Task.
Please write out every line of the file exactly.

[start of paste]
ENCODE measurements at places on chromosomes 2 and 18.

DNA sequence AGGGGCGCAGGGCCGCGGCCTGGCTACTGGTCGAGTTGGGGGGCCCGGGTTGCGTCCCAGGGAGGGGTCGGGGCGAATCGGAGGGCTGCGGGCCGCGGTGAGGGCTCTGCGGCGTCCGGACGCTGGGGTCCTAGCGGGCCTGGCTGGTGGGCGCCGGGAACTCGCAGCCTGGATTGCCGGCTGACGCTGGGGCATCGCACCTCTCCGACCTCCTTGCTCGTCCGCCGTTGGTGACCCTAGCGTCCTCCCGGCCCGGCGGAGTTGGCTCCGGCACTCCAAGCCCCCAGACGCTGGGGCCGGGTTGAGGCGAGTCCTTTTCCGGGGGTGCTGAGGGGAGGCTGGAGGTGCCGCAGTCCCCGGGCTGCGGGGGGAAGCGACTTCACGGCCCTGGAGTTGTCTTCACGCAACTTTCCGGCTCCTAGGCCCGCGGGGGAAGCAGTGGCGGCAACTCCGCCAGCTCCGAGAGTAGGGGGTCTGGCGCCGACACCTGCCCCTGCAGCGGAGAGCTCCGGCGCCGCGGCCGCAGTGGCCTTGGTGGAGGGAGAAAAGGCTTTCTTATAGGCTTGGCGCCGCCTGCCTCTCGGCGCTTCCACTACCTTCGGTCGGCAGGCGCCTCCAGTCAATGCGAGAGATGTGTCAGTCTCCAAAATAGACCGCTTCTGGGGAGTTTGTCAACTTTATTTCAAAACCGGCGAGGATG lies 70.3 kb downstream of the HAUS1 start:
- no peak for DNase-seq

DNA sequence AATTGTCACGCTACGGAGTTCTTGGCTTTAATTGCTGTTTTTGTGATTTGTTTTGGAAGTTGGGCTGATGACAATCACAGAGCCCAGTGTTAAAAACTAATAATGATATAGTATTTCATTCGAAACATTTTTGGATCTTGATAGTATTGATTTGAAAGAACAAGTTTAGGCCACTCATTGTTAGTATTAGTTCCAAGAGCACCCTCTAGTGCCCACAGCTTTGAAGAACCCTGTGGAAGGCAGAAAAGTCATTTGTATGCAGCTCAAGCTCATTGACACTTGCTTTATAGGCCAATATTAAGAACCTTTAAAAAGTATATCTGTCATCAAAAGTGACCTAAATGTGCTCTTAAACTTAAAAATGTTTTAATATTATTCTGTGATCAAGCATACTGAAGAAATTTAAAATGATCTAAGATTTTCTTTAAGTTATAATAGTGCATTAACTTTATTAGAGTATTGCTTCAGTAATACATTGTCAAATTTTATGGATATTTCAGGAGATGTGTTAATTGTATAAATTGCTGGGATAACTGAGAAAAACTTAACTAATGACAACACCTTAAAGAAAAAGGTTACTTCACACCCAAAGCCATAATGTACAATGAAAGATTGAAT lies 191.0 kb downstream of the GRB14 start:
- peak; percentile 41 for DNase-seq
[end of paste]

ENCODE measurements at places on chromosomes 2 and 18.

DNA sequence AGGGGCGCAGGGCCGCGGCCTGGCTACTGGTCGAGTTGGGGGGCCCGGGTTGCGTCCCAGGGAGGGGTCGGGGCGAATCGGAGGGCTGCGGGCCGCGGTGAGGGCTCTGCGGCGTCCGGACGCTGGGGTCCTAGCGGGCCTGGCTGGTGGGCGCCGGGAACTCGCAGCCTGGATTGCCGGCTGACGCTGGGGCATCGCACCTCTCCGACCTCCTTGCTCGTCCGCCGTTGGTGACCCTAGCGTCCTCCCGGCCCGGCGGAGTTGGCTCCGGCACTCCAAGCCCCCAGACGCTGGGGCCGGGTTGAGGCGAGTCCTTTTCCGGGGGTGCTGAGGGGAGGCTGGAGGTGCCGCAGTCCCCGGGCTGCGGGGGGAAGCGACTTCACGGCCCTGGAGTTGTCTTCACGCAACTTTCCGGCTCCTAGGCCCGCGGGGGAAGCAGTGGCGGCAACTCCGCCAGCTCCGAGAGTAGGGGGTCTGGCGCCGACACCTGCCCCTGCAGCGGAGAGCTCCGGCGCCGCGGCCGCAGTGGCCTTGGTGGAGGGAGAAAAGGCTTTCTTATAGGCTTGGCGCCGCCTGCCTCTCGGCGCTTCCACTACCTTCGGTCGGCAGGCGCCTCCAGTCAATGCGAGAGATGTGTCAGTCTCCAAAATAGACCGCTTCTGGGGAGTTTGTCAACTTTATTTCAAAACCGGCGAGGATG lies 70.3 kb downstream of the HAUS1 start:
- no peak for DNase-seq

DNA sequence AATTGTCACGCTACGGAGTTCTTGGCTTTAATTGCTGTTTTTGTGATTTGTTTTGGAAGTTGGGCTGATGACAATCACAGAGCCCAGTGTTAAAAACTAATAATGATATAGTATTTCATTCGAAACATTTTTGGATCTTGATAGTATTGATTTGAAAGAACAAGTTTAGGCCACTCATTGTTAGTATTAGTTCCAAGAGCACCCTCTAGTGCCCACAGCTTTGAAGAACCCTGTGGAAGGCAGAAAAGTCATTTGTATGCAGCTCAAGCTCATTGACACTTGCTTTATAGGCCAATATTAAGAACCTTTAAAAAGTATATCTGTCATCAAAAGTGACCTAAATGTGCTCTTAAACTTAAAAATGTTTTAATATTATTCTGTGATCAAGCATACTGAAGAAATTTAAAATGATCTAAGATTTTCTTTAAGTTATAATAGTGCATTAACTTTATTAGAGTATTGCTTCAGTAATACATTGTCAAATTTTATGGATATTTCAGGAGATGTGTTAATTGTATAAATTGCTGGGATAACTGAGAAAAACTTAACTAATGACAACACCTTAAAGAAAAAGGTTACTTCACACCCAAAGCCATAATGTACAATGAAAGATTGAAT lies 191.0 kb downstream of the GRB14 start:
- peak; percentile 41 for DNase-seq